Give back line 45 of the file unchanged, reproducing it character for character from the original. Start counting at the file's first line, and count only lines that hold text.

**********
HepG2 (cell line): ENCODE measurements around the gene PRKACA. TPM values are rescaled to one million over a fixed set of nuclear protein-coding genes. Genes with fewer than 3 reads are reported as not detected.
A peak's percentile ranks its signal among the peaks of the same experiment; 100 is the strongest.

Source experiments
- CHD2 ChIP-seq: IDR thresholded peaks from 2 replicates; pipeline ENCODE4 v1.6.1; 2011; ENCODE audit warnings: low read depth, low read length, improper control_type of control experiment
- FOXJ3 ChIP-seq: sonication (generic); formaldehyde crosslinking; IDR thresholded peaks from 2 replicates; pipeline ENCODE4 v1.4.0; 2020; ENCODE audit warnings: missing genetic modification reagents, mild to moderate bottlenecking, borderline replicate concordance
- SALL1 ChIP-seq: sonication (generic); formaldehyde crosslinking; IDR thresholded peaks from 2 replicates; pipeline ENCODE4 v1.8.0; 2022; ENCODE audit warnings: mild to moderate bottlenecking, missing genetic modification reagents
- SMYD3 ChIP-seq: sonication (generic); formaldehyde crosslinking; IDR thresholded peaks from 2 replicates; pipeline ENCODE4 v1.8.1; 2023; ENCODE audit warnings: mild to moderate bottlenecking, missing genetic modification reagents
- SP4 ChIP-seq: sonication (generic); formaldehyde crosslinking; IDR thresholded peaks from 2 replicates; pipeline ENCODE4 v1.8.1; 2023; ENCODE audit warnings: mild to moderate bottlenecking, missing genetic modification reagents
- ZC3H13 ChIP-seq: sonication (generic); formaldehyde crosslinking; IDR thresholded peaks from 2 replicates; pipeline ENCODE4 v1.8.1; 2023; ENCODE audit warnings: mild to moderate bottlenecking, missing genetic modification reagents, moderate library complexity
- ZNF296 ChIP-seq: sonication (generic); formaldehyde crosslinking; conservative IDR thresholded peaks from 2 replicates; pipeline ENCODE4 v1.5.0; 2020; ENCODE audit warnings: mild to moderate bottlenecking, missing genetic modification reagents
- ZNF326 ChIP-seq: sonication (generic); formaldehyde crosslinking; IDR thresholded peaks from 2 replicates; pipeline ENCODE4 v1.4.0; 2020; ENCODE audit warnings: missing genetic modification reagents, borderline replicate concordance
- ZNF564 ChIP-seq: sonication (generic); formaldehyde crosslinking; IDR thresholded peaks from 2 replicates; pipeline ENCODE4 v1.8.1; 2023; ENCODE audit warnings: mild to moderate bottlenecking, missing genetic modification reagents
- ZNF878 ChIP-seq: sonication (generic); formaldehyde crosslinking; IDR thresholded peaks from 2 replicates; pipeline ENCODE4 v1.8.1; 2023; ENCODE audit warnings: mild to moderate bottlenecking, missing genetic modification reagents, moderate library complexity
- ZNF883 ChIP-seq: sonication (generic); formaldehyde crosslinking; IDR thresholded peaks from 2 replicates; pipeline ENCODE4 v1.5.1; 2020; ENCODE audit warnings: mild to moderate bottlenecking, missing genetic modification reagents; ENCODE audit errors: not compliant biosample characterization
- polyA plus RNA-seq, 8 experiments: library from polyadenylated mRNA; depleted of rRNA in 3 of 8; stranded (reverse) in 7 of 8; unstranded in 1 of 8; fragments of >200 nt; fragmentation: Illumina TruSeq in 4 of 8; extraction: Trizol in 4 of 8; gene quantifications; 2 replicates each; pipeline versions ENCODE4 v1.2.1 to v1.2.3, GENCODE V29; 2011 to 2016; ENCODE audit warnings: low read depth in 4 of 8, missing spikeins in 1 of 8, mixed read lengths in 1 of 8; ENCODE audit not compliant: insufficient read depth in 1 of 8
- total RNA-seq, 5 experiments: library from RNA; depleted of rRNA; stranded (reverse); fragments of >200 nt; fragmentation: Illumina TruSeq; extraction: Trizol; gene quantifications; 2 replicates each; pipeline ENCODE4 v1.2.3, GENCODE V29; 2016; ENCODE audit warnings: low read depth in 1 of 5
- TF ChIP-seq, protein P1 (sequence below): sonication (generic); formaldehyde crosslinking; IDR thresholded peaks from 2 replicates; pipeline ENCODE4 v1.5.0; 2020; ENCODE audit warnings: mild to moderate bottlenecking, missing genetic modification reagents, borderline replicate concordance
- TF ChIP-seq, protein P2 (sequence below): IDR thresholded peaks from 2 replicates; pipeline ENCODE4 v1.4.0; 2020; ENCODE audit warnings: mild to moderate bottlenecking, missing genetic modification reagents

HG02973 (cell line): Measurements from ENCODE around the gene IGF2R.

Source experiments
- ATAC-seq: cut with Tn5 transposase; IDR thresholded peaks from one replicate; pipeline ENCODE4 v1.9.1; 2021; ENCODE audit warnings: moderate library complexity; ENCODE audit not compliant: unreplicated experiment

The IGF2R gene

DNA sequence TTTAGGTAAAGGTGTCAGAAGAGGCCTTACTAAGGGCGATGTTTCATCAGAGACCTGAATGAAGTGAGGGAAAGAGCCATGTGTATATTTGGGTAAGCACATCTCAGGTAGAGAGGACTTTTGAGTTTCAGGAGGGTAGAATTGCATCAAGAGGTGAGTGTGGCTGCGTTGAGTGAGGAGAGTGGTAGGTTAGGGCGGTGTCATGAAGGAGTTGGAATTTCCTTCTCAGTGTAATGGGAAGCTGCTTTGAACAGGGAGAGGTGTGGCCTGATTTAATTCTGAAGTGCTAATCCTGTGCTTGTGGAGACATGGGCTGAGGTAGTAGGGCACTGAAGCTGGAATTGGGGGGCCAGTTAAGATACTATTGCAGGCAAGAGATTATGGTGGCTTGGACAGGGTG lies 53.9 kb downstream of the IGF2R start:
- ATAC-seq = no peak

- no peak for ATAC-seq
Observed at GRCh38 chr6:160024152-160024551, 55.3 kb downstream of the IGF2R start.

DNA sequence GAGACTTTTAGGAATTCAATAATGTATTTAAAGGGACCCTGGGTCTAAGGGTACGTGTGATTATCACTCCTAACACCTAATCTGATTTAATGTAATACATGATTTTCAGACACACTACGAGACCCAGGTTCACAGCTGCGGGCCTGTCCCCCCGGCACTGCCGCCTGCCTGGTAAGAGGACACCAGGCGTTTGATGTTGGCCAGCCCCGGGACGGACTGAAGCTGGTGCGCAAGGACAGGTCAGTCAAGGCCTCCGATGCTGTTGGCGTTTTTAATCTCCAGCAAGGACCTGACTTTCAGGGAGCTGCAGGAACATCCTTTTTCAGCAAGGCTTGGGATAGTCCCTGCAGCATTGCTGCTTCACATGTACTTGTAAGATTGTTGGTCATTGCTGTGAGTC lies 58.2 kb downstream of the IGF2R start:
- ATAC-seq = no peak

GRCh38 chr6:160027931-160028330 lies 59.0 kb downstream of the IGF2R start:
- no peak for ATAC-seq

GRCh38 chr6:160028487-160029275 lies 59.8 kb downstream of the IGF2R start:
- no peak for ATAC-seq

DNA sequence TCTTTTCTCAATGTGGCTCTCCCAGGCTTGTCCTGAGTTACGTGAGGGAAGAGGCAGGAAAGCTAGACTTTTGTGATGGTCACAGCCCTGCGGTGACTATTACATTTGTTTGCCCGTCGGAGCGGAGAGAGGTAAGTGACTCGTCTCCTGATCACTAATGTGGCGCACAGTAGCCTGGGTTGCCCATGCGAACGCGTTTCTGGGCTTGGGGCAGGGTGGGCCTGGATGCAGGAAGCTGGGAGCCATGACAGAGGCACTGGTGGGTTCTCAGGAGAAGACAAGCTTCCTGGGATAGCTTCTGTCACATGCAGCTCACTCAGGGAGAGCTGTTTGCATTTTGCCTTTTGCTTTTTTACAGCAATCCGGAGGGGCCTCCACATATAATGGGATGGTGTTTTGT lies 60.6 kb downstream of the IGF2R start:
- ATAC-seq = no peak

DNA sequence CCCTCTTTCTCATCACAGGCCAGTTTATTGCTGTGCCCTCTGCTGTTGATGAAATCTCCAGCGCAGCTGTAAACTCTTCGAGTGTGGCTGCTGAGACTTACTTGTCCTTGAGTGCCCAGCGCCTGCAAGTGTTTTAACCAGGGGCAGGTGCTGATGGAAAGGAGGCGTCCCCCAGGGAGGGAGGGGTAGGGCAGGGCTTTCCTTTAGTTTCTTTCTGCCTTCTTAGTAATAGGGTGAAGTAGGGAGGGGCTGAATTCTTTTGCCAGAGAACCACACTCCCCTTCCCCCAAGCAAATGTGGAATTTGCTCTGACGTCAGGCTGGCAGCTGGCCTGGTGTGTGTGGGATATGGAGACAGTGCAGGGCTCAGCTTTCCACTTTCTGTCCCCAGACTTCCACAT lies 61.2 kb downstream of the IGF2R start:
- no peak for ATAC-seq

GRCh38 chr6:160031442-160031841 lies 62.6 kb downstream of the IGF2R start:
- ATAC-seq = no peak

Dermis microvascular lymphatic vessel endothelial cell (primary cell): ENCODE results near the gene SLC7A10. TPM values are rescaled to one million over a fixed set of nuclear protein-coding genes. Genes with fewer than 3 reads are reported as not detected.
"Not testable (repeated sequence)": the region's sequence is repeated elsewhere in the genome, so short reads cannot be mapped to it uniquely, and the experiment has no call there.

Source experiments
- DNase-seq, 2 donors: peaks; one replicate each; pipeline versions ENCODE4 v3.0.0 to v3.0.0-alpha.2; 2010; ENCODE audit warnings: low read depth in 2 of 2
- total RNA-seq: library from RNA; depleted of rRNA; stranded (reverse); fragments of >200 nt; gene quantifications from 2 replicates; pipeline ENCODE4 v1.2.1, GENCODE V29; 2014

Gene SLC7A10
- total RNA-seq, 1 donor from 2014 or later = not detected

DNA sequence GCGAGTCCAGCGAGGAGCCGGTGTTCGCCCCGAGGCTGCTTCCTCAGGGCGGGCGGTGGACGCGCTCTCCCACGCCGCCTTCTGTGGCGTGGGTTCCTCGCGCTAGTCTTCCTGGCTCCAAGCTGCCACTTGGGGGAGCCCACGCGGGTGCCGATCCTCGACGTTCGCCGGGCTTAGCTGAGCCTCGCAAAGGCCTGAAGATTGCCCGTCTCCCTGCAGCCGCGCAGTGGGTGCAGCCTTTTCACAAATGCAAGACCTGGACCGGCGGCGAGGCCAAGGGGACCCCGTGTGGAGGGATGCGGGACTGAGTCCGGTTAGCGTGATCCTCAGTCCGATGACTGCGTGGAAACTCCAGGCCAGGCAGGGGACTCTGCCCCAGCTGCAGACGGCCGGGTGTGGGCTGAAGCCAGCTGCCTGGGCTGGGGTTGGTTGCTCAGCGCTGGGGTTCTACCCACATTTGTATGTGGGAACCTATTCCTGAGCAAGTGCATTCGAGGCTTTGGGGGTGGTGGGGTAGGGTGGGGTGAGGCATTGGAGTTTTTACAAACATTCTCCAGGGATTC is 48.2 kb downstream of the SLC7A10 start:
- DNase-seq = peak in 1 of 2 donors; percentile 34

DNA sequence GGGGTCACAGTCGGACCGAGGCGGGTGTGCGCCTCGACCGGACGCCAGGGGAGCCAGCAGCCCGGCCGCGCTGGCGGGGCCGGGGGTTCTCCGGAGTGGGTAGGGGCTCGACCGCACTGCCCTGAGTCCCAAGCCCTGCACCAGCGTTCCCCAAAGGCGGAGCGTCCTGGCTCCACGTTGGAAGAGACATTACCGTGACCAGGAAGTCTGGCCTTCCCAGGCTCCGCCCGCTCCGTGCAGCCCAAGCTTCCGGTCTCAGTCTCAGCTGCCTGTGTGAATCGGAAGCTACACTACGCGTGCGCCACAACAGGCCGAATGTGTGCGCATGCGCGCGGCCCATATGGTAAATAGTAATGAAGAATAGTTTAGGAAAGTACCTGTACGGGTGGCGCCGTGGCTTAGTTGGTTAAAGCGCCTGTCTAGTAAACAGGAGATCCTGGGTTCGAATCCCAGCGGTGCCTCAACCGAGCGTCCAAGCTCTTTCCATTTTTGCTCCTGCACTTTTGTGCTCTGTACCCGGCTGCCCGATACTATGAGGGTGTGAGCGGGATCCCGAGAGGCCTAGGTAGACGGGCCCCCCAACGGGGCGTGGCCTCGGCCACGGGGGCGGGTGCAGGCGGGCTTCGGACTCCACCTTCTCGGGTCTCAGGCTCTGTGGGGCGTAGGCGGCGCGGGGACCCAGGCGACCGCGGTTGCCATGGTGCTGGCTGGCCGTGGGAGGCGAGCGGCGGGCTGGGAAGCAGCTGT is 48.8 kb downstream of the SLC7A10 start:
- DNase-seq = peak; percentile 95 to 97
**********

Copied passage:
- total RNA-seq, 1 donor from 2014 or later = not detected